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australian-dolarSYDNEY/WELLINGTON: The Australian and New Zealand dollars pushed closer to multi-year peaks on a floundering yen on Thursday, but were outpaced by the euro and US dollar as Japan's new government vowed to weaken its currency.

 

The market has been selling yen in expectation that Prime Minister Shinzo Abe will force the Bank of Japan into taking far more aggressive policy stimulus that in the past. But investors have seen greater scope for gains by the euro and US currency, lifting them relative to everything else.

 

"The euro is strong simply because of end of year-end flows. Japanese are buying the euro en masse against the yen," said David Scutt, a trader at Arab Bank Australia. "Everyone seems to be short yen at the moment which makes me a bit nervous about a pullback."

 

As a result the Aussie dollar climbed to 88.88 yen, closing in on a 1-1/2-year high of 89.01 yen hit last week. But the euro surged even further, taking it to A$1.2760 for a gain of 4 percent in the past three weeks.

 

Likewise, the New Zealand dollar reached 70.18 yen, within sight of a four-year high of 71.36 yen hit a week ago, but in turn lost round to the euro.

 

The Antipodean currencies have also been hobbled by uncertainty over US fiscal talks which could trigger automatic tax rises and spending cuts that push the United States into a recession next year.

 

"I'm still not convinced that they'll get something together by the end of the year," said Tim Kelleher, head of institutional FX sales at ASB, on the fiscal talks.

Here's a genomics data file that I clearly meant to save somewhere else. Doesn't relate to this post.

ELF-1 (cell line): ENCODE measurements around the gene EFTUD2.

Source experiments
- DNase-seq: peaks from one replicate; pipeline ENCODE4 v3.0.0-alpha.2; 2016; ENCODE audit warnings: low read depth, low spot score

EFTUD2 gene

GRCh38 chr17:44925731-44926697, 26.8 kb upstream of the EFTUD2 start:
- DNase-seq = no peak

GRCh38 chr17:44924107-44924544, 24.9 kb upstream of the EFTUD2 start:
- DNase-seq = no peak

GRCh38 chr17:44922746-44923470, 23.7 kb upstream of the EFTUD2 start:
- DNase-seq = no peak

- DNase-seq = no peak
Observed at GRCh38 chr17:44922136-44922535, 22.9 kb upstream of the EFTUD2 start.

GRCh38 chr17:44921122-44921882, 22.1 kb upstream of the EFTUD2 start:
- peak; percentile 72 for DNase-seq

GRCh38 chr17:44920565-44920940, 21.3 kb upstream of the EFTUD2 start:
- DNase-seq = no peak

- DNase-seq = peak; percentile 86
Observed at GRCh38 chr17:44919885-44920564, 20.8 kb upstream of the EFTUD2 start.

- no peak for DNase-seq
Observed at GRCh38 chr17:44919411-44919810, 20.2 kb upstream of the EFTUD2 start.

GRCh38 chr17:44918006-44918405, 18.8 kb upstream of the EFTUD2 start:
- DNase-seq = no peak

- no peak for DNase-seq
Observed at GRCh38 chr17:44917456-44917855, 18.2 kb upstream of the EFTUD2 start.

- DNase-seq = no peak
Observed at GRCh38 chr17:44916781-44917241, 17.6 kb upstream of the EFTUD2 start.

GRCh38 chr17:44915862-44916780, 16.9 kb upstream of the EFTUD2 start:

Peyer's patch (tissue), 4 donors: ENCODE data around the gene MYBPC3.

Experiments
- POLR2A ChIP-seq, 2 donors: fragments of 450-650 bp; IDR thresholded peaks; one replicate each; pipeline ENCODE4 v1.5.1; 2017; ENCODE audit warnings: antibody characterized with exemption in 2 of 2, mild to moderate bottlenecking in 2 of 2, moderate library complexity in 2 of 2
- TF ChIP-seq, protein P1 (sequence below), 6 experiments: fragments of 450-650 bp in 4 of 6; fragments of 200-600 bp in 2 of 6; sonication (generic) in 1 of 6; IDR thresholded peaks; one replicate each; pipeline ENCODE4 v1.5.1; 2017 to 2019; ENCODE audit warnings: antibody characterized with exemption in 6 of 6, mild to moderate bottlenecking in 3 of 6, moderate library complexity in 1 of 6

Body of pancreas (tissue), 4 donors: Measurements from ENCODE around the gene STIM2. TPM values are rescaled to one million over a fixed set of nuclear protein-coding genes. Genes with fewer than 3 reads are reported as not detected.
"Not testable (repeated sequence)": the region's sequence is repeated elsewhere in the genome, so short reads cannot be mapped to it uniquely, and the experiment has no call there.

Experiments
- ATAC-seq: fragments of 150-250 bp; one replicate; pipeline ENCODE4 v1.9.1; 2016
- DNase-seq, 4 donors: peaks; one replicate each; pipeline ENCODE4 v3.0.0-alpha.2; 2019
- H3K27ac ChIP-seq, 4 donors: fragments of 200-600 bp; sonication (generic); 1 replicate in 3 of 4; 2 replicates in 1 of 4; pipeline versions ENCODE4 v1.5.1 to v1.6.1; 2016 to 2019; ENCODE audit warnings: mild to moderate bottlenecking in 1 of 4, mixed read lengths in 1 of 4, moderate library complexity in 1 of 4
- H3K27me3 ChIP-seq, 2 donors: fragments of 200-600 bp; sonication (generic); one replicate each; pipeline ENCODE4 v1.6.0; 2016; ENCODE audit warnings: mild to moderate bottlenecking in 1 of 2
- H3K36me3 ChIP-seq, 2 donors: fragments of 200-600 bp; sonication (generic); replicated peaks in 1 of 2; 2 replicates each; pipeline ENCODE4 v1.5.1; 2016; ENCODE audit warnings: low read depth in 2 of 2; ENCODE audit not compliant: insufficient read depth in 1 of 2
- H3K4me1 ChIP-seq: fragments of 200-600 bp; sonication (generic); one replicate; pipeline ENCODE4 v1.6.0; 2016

A failure to reach an agreement could trigger a sell-off in currencies leveraged to global growth and, paradoxically, bolster the safe-haven US dollar.

 

"Either way, we're seeing some risk aversion into the end of the year, so the kiwi will struggle to rise towards $0.8250."

 

The kiwi touched a one-month low of $0.8156 hit on Wednesday, before steadying at $0.8198.

 

Its Australian neighbour had backed off to $1.0360, leaving behind a three-month peak of $1.0585 hit earlier this month.

 

The kiwi is still on track for gains of 17 percent versus the yen this year, while the Aussie is up 13 percent.

 

The New Zealand currency has outperformed versus most currencies and is poised to end the year 6 percent higher versus a currency basket.

 

New Zealand government bonds were little changed in very thin trading. Australian government bond futures took a late dip. The three-year bond contract eased 0.01 points to 97.260 and the 10-year contract lost 0.15 points to 96.665. ‑Reuters

Center>Copyright Reuters, 2012


 



 
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Annual2013/14
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